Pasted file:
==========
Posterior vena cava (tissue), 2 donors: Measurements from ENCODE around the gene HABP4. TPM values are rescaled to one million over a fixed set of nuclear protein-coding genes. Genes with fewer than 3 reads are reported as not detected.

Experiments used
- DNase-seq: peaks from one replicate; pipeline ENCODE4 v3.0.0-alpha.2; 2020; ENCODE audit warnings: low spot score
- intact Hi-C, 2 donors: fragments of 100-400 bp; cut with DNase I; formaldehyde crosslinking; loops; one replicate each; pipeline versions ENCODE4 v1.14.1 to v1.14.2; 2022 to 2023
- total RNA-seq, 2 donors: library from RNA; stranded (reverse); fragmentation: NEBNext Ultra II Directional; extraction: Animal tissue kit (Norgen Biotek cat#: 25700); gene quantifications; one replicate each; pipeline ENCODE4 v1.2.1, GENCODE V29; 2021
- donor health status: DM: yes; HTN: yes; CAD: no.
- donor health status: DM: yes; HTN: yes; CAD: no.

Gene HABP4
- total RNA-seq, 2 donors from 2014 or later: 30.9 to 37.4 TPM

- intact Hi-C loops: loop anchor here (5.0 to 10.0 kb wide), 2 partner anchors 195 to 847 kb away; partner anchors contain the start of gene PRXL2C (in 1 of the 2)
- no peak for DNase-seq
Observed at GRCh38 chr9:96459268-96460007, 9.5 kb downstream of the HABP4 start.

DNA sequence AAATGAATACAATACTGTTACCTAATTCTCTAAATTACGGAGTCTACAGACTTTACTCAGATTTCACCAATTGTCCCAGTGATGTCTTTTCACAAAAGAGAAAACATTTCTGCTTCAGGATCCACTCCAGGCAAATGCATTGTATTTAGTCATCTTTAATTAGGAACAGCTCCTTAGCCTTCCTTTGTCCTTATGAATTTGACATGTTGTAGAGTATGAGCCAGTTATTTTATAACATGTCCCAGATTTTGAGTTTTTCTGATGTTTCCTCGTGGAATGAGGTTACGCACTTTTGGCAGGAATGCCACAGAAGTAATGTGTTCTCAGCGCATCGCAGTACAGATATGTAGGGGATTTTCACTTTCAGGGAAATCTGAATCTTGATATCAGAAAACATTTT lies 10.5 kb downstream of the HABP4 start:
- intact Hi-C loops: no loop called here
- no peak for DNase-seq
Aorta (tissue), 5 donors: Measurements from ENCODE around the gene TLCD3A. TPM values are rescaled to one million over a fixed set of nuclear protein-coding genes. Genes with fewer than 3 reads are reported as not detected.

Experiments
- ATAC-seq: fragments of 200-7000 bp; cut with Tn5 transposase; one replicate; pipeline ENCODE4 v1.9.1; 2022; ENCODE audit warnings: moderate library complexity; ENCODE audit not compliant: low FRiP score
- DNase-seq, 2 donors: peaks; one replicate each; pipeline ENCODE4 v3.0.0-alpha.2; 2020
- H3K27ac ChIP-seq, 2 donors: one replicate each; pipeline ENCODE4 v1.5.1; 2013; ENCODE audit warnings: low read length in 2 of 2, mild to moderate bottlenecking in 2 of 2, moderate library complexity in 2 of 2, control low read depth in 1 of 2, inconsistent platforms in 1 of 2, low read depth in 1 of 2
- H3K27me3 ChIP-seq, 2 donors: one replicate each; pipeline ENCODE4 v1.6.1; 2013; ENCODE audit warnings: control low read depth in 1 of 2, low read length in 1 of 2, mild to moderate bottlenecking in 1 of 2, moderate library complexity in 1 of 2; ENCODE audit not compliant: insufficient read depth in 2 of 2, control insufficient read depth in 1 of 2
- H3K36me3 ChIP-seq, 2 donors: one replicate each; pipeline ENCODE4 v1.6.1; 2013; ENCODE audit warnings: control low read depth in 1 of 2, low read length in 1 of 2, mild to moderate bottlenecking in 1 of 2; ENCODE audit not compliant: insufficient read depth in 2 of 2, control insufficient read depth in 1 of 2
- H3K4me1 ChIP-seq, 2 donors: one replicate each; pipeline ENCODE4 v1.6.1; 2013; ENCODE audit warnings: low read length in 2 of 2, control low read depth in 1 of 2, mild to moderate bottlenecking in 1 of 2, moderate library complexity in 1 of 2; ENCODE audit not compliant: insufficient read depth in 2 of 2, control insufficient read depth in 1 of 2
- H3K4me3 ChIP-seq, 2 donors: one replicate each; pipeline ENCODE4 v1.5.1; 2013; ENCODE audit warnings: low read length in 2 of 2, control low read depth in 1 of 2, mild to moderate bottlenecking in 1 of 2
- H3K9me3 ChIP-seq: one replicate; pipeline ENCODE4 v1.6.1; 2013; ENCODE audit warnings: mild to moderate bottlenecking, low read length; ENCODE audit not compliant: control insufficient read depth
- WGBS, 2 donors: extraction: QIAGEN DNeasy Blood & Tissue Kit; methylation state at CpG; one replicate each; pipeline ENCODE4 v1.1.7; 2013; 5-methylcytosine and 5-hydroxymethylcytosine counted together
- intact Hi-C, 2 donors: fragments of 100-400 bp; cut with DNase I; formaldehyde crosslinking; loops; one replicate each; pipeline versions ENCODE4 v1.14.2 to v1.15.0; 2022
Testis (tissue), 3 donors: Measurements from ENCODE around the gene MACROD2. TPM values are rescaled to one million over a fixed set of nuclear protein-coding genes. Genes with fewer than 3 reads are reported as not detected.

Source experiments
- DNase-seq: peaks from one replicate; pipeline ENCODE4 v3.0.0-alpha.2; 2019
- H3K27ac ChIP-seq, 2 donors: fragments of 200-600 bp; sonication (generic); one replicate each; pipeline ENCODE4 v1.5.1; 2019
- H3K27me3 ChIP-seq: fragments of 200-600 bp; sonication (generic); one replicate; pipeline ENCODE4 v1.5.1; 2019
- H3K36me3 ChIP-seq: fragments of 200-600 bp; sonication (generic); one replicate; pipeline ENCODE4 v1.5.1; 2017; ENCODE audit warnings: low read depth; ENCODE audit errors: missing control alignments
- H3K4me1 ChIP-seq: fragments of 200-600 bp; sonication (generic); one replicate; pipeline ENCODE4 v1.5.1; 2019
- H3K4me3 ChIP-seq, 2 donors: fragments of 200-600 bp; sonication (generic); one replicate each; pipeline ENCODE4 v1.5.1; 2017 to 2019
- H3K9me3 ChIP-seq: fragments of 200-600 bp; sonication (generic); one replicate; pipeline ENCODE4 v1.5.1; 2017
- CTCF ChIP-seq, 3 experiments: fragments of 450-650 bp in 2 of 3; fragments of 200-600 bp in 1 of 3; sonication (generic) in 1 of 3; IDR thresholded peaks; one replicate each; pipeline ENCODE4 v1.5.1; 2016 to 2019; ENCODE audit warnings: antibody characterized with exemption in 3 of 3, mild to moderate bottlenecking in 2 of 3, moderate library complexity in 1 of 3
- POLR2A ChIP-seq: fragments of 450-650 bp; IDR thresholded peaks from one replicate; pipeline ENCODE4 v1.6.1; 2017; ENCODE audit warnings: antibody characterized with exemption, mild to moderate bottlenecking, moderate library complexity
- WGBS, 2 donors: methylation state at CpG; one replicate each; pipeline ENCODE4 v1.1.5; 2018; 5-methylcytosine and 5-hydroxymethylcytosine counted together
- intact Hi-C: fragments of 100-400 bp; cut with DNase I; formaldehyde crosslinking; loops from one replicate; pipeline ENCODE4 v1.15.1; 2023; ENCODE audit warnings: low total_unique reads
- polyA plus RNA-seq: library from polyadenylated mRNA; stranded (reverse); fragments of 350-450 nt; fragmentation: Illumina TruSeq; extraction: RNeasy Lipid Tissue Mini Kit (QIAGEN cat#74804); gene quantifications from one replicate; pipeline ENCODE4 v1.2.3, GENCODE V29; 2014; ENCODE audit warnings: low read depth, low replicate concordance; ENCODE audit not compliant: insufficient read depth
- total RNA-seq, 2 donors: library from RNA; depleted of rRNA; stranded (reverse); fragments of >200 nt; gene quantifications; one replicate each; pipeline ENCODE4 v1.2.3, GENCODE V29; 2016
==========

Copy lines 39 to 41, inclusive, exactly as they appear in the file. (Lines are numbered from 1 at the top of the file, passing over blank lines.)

- WGBS, 2 donors: methylation state at CpG; one replicate each; pipeline ENCODE4 v1.1.5; 2018; 5-methylcytosine and 5-hydroxymethylcytosine counted together
- intact Hi-C: fragments of 100-400 bp; cut with DNase I; formaldehyde crosslinking; loops from one replicate; pipeline ENCODE4 v1.15.1; 2023; ENCODE audit warnings: low total_unique reads
- polyA plus RNA-seq: library from polyadenylated mRNA; stranded (reverse); fragments of 350-450 nt; fragmentation: Illumina TruSeq; extraction: RNeasy Lipid Tissue Mini Kit (QIAGEN cat#74804); gene quantifications from one replicate; pipeline ENCODE4 v1.2.3, GENCODE V29; 2014; ENCODE audit warnings: low read depth, low replicate concordance; ENCODE audit not compliant: insufficient read depth